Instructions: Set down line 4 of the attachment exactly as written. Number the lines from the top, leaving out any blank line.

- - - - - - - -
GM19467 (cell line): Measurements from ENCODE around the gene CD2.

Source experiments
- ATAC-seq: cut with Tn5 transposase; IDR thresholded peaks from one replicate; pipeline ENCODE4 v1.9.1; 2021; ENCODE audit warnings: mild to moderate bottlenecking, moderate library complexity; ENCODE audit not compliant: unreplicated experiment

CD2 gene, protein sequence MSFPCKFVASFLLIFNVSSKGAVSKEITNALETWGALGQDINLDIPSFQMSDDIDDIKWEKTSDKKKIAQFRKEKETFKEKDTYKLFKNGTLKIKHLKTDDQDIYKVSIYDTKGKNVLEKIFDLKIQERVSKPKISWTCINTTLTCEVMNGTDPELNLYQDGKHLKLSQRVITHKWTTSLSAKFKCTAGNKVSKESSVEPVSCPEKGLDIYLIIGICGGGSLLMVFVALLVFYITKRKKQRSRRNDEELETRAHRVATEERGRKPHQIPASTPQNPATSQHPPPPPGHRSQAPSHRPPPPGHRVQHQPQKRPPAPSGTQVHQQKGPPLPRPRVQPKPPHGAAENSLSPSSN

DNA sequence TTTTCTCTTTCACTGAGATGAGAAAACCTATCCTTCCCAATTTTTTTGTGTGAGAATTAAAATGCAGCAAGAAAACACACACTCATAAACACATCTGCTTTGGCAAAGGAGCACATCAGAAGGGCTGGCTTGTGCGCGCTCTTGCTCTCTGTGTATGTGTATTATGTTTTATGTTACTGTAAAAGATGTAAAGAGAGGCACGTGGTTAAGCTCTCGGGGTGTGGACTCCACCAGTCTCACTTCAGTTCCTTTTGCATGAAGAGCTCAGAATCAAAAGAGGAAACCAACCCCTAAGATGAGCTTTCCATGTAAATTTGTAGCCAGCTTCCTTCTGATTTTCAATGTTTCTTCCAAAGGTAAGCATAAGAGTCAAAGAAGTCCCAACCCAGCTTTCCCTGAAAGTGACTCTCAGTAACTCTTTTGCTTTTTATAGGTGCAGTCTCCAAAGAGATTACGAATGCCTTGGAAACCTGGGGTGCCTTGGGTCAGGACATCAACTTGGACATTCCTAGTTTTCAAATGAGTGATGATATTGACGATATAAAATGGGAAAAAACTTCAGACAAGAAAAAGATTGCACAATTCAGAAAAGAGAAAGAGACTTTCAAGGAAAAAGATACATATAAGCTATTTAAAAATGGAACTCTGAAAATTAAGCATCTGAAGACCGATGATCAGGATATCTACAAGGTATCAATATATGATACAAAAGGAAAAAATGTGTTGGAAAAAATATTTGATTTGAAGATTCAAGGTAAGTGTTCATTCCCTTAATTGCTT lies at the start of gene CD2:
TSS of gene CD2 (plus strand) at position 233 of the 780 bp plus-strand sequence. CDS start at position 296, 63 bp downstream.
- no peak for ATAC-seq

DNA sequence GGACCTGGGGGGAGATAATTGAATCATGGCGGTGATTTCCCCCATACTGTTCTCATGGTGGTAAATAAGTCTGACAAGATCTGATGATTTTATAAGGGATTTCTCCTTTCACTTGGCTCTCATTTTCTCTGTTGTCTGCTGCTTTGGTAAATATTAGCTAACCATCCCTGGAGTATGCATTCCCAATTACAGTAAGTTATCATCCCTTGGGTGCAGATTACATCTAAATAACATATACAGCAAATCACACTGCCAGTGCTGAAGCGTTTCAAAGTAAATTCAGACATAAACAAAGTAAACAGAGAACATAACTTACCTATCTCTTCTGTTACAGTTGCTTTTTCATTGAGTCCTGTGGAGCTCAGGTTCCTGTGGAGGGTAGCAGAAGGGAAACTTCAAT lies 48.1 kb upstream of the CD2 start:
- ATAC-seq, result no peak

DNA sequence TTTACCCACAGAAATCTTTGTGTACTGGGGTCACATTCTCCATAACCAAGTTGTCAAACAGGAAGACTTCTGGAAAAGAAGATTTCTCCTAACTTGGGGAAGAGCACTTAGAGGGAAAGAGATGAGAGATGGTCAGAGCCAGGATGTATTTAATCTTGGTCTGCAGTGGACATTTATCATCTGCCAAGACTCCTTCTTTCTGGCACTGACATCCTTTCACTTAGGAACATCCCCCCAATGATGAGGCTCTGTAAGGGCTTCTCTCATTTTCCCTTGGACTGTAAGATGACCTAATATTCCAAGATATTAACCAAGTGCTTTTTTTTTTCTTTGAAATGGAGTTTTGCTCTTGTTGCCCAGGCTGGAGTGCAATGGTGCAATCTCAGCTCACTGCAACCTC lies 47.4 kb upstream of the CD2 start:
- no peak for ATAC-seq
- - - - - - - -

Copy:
CD2 gene, protein sequence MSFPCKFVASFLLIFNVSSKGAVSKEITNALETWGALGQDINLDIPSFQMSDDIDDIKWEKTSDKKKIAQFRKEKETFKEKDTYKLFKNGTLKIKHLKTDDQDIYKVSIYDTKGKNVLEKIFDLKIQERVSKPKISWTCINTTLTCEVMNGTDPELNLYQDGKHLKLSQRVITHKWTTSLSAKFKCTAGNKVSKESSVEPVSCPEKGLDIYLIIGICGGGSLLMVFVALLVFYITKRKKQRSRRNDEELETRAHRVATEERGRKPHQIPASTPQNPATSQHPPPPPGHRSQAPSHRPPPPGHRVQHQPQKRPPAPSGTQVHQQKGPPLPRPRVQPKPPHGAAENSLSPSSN